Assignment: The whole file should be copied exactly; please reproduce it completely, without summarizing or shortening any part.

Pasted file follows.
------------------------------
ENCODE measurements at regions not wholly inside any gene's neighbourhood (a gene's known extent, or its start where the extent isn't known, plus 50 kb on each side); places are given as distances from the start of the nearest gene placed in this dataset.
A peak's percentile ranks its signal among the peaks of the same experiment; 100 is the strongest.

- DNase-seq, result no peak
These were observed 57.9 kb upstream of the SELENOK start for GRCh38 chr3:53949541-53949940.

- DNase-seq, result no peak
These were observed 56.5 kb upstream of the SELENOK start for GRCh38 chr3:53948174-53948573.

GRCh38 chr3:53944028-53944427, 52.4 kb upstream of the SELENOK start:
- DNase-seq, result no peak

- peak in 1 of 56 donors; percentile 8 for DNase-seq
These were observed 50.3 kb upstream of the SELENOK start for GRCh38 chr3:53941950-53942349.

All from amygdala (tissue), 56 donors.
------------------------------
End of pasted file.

ENCODE measurements at regions not wholly inside any gene's neighbourhood (a gene's known extent, or its start where the extent isn't known, plus 50 kb on each side); places are given as distances from the start of the nearest gene placed in this dataset.
A peak's percentile ranks its signal among the peaks of the same experiment; 100 is the strongest.

- DNase-seq, result no peak
These were observed 57.9 kb upstream of the SELENOK start for GRCh38 chr3:53949541-53949940.

- DNase-seq, result no peak
These were observed 56.5 kb upstream of the SELENOK start for GRCh38 chr3:53948174-53948573.

GRCh38 chr3:53944028-53944427, 52.4 kb upstream of the SELENOK start:
- DNase-seq, result no peak

- peak in 1 of 56 donors; percentile 8 for DNase-seq
These were observed 50.3 kb upstream of the SELENOK start for GRCh38 chr3:53941950-53942349.

All from amygdala (tissue), 56 donors.